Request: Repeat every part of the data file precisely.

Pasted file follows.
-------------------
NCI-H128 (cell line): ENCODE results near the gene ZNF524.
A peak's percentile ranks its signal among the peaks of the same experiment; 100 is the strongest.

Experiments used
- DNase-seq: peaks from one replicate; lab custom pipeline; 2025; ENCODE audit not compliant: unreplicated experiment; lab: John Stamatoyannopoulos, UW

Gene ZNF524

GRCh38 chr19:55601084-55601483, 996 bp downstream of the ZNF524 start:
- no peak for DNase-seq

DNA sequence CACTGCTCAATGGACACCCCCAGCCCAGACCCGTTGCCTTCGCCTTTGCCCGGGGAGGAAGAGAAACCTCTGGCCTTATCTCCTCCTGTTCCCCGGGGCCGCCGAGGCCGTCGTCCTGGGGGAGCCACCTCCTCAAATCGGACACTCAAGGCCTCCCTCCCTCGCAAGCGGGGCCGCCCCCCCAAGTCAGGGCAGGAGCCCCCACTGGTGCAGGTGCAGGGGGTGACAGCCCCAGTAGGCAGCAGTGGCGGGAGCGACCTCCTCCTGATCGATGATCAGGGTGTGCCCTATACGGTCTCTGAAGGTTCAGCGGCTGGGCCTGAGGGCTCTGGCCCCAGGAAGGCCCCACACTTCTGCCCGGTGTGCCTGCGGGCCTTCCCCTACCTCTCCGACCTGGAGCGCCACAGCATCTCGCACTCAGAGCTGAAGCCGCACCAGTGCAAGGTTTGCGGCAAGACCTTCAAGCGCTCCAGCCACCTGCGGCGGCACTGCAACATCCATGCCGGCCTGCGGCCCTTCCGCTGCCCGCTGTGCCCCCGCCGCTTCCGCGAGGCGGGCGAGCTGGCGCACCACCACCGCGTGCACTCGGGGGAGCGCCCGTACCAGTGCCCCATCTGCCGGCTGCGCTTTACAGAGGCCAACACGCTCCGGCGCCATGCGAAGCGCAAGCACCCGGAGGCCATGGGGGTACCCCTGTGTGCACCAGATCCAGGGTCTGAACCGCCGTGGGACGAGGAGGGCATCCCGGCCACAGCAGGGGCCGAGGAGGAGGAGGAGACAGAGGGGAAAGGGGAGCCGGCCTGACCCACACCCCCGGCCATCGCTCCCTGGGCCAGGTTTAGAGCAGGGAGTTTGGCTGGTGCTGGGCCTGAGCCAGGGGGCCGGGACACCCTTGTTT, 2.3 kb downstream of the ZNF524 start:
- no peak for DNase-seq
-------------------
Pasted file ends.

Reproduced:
NCI-H128 (cell line): ENCODE results near the gene ZNF524.
A peak's percentile ranks its signal among the peaks of the same experiment; 100 is the strongest.

Experiments used
- DNase-seq: peaks from one replicate; lab custom pipeline; 2025; ENCODE audit not compliant: unreplicated experiment; lab: John Stamatoyannopoulos, UW

Gene ZNF524

GRCh38 chr19:55601084-55601483, 996 bp downstream of the ZNF524 start:
- no peak for DNase-seq

DNA sequence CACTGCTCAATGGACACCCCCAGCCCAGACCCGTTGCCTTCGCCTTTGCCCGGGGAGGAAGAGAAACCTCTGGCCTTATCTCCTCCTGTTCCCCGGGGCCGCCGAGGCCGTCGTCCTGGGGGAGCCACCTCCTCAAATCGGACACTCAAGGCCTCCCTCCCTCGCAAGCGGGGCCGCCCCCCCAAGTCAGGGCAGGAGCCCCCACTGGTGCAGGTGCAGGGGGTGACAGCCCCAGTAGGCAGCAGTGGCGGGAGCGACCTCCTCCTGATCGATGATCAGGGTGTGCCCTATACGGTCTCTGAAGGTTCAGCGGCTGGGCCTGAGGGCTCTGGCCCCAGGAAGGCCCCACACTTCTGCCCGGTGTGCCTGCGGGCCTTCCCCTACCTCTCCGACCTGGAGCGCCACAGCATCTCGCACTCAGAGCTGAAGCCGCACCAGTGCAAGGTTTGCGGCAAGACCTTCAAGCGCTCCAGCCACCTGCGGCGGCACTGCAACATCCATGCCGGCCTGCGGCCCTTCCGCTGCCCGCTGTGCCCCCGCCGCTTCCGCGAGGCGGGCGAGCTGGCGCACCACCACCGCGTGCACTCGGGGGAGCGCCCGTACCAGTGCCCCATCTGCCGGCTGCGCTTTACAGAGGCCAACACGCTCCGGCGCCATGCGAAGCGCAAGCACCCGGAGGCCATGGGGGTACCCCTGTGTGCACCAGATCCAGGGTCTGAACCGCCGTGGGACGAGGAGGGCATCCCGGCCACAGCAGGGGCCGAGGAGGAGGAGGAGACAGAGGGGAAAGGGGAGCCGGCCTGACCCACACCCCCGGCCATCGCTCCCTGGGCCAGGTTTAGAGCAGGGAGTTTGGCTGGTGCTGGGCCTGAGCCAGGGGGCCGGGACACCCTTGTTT, 2.3 kb downstream of the ZNF524 start:
- no peak for DNase-seq